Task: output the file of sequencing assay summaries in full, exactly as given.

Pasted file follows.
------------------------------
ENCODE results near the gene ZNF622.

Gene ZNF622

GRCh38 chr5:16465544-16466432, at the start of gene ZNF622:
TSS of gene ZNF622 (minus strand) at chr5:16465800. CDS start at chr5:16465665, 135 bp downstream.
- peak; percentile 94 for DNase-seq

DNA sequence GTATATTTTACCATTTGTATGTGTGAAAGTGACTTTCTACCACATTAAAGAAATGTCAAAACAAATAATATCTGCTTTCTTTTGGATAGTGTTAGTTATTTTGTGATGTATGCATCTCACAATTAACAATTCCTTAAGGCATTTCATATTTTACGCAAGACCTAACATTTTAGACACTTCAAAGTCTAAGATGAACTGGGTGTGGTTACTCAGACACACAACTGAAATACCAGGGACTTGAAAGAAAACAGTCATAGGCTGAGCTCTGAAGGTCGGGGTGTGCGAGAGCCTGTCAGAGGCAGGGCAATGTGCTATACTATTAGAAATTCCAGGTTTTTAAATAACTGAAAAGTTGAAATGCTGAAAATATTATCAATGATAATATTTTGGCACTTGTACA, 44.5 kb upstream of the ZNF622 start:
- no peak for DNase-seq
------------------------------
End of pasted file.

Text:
ENCODE results near the gene ZNF622.

Gene ZNF622

GRCh38 chr5:16465544-16466432, at the start of gene ZNF622:
TSS of gene ZNF622 (minus strand) at chr5:16465800. CDS start at chr5:16465665, 135 bp downstream.
- peak; percentile 94 for DNase-seq

DNA sequence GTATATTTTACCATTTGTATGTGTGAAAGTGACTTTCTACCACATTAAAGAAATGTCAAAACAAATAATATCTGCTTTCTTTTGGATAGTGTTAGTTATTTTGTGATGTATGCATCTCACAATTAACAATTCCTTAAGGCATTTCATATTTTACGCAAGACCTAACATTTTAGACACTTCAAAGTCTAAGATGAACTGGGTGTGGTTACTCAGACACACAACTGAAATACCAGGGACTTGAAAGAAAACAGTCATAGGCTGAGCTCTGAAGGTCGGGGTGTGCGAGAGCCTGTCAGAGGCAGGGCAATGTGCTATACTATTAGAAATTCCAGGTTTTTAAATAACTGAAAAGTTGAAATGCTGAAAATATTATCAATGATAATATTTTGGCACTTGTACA, 44.5 kb upstream of the ZNF622 start:
- no peak for DNase-seq